## Philosophy Lexicon of Arguments | |||

Logic: logic is the doctrine of the admissibility or inadmissibility of relations between statements and thus the validity of the compositions of these statements. In particular, the question is whether conclusions can be obtained from certain presuppositions such as premises or antecedents. Logical formulas are not interpreted at first. Only the interpretation, i. e. the insertion of values, e.g. objects instead of the free variables, makes the question of their truth meaningful. | |||

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Books on Amazon |
II 47ff Bivalence: Problem: Sorites. --- II 53 Bivalence is still a basic feature of our scientific world. - In the liberal sense there is no problem - Frege: each general term is true or not - all terms are vague by ostension. --- II 168 Logic, old: deals with properties - new: with relations - Quine: feels implications. --- II 169 Logic, old: failed with relative terms: drawing figures/drawing circles (Carroll) - new: no problem with that: implication lies precisely in the relative term. --- II 173 Existence: "all x are y" controversy: does this imply the existence of "x"? medieval logic: yes - Modern Times: No (thus gains in symmetry and simplicity). --- VII 82 Logic/Quine: triple: propositions - classes - relations - logical terms: we only need three "e" ("element of") - Sheffer stroke and universal quantifier. --- VII 82 Logic/Quine: triple: propositions - classes - relations - logical terms: we only need three "e" ("element of") - Sheffer stroke and universal quantifier. --- VII 119 ff Class logic/Quine: emerges from quantifier logic if we bind scheme letters (predicate letters) "F" etc. - ((s) 2nd order Logic ). --- IX 8 Logic/Quine: main task: to prove the validity of schemes - 2nd order logic: this is about the validity of the formula schemes of quantifier logic - E.g. substitutability of bi-subjunction: "x1 ..." xn[((AB) and CA)> CB]. --- X 110 Logic/Quine: if you determine the totality of logical truths, you have established the logic. --- X 110 Different logic/Quine: no differing procedure of taking evidence, but rejection of part of the logic as untrue. --- X 111 "Everything could be different"/translation/different logic/interchanging/and/or/key position/ Gavagai/Quine: assuming a heterodox logic, in which the laws of the adjunction now apply to the conjunction, and vice versa - mere change of phonetics or the designation. - ((s) If he says adjunction, he uses our conjunction.) - Quine: we force our logic on him by translating his different way of expressing himself. - It is pointless to ask which one is the right conjunction. - There is also no essence of the conjunction beyond the sounds and signs and the laws for its use. |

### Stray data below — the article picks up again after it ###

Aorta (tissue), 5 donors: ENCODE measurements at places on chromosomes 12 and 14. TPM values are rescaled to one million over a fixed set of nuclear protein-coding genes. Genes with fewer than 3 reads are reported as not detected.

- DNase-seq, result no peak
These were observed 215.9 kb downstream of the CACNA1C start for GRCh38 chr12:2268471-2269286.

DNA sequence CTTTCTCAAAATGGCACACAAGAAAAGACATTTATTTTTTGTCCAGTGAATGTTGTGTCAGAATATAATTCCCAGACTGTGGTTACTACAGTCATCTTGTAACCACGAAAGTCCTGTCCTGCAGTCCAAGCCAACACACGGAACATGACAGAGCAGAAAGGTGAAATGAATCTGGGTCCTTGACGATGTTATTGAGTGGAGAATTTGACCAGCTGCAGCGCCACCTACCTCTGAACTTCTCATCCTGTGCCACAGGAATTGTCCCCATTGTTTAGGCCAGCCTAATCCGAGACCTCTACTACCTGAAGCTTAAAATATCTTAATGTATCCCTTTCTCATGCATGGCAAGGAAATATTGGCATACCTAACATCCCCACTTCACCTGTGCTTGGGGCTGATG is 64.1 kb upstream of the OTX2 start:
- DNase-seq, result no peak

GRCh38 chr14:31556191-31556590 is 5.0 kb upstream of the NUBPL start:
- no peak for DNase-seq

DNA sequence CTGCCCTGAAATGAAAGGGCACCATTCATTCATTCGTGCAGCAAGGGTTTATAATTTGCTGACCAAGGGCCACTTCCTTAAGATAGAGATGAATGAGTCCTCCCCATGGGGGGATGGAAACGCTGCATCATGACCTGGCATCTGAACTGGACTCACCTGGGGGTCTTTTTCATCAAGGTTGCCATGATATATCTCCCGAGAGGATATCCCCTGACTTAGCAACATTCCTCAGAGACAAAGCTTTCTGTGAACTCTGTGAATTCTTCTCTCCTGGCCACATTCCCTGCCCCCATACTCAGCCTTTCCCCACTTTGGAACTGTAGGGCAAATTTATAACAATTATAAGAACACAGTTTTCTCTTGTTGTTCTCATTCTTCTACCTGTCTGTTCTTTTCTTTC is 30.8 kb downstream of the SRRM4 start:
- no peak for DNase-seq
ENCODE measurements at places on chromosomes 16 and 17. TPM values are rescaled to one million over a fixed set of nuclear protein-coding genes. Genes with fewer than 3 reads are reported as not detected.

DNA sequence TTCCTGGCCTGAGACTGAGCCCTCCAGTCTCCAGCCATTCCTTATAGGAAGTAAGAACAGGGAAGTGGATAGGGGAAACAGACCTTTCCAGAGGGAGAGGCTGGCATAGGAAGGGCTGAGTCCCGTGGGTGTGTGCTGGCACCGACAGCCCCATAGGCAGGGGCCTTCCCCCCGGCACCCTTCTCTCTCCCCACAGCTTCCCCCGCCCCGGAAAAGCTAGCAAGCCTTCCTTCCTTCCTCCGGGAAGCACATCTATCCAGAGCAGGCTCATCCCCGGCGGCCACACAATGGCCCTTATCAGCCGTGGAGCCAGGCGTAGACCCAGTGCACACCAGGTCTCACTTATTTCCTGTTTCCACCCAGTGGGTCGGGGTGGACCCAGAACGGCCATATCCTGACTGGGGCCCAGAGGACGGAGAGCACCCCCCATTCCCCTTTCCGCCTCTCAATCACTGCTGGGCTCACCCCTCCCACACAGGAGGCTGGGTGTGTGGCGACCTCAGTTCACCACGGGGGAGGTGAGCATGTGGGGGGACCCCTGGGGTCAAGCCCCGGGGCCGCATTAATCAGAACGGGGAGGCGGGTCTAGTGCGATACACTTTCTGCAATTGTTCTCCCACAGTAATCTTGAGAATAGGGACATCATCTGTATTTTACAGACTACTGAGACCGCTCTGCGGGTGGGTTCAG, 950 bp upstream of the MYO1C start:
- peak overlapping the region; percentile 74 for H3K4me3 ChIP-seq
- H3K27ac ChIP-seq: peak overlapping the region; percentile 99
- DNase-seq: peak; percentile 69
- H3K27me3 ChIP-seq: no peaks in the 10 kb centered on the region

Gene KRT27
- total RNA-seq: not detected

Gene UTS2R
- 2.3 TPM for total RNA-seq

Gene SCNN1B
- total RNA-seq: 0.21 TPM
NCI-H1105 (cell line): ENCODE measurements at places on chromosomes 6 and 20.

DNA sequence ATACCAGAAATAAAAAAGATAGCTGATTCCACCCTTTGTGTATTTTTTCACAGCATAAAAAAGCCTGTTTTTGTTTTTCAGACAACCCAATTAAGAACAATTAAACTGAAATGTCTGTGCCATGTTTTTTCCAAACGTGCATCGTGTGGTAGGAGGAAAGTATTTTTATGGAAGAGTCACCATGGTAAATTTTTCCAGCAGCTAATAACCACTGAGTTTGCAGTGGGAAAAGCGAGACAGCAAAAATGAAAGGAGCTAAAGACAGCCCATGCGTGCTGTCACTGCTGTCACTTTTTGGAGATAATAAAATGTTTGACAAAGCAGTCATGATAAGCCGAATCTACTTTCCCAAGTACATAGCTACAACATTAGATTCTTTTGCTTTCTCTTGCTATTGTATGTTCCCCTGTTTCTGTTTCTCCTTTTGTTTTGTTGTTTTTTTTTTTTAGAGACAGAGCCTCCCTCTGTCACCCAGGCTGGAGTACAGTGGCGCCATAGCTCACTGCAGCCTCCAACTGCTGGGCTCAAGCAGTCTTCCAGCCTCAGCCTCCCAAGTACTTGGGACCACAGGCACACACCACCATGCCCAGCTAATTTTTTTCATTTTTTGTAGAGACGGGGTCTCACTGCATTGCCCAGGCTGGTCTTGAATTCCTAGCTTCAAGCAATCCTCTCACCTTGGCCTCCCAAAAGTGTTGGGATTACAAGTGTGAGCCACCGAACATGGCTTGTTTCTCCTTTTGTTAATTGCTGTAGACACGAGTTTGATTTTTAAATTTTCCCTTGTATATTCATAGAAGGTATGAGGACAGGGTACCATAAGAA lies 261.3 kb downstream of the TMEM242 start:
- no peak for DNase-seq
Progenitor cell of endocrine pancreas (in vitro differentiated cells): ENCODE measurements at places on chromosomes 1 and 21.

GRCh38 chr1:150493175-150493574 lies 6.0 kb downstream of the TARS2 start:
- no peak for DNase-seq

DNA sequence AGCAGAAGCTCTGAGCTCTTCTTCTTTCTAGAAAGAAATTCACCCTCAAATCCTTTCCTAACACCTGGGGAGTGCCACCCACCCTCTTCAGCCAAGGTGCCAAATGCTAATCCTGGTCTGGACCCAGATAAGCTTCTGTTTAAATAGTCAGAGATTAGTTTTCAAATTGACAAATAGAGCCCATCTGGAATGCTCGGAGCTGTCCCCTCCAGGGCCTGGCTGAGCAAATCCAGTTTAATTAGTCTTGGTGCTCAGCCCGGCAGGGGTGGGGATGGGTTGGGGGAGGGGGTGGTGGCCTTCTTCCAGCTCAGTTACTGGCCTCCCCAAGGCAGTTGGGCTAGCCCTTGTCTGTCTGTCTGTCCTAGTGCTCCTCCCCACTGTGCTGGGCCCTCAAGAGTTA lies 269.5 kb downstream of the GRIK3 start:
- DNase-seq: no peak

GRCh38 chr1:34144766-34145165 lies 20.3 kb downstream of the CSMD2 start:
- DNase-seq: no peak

Q I W.V.O. Quine Wort und Gegenstand Stuttgart 1980 Q II W.V.O. Quine Theorien und Dinge Frankfurt 1985 Q III W.V.O. Quine Grundzüge der Logik Frankfurt 1978 Q IX W.V.O. Quine Mengenlehre und ihre Logik Wiesbaden 1967 Q V W.V.O. Quine Die Wurzeln der Referenz Frankfurt 1989 Q VI W.V.O. Quine Unterwegs zur Wahrheit Paderborn 1995 Q VII W.V.O. Quine From a logical point of view Cambridge, Mass. 1953 Q VIII W.V.O. Quine Bezeichnung und Referenz InZur Philosophie der idealen Sprache, J. Sinnreich (Hg), München 1982 Q X W.V.O. Quine Philosophie der Logik Bamberg 2005 Q XII W.V.O. Quine Ontologische Relativität Frankfurt 2003 |

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Ed. Martin Schulz, access date 2017-05-25